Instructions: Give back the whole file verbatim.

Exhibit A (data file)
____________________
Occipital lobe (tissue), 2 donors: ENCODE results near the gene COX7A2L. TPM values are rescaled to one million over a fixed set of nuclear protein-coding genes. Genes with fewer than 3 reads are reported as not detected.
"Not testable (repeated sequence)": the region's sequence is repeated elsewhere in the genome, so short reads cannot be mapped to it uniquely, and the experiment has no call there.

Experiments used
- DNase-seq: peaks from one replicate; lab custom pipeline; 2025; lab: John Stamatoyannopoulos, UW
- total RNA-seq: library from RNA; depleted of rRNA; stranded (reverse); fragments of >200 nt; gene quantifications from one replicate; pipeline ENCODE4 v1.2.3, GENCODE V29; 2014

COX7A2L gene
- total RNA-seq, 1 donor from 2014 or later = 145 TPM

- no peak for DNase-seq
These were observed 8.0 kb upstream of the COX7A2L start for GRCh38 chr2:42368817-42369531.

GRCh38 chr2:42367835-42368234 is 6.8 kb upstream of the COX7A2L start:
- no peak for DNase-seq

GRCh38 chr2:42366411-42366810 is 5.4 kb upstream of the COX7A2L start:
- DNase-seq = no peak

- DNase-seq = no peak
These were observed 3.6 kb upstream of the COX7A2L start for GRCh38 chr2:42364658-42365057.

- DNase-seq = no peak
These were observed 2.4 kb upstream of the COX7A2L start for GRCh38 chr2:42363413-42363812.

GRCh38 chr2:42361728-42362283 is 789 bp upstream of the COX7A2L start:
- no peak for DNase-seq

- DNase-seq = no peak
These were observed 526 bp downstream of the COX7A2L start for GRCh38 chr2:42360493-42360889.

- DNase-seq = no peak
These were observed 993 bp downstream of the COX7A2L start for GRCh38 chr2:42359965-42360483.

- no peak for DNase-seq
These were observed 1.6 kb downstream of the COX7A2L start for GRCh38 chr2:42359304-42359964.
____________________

Occipital lobe (tissue), 2 donors: ENCODE results near the gene COX7A2L. TPM values are rescaled to one million over a fixed set of nuclear protein-coding genes. Genes with fewer than 3 reads are reported as not detected.
"Not testable (repeated sequence)": the region's sequence is repeated elsewhere in the genome, so short reads cannot be mapped to it uniquely, and the experiment has no call there.

Experiments used
- DNase-seq: peaks from one replicate; lab custom pipeline; 2025; lab: John Stamatoyannopoulos, UW
- total RNA-seq: library from RNA; depleted of rRNA; stranded (reverse); fragments of >200 nt; gene quantifications from one replicate; pipeline ENCODE4 v1.2.3, GENCODE V29; 2014

COX7A2L gene
- total RNA-seq, 1 donor from 2014 or later = 145 TPM

- no peak for DNase-seq
These were observed 8.0 kb upstream of the COX7A2L start for GRCh38 chr2:42368817-42369531.

GRCh38 chr2:42367835-42368234 is 6.8 kb upstream of the COX7A2L start:
- no peak for DNase-seq

GRCh38 chr2:42366411-42366810 is 5.4 kb upstream of the COX7A2L start:
- DNase-seq = no peak

- DNase-seq = no peak
These were observed 3.6 kb upstream of the COX7A2L start for GRCh38 chr2:42364658-42365057.

- DNase-seq = no peak
These were observed 2.4 kb upstream of the COX7A2L start for GRCh38 chr2:42363413-42363812.

GRCh38 chr2:42361728-42362283 is 789 bp upstream of the COX7A2L start:
- no peak for DNase-seq

- DNase-seq = no peak
These were observed 526 bp downstream of the COX7A2L start for GRCh38 chr2:42360493-42360889.

- DNase-seq = no peak
These were observed 993 bp downstream of the COX7A2L start for GRCh38 chr2:42359965-42360483.

- no peak for DNase-seq
These were observed 1.6 kb downstream of the COX7A2L start for GRCh38 chr2:42359304-42359964.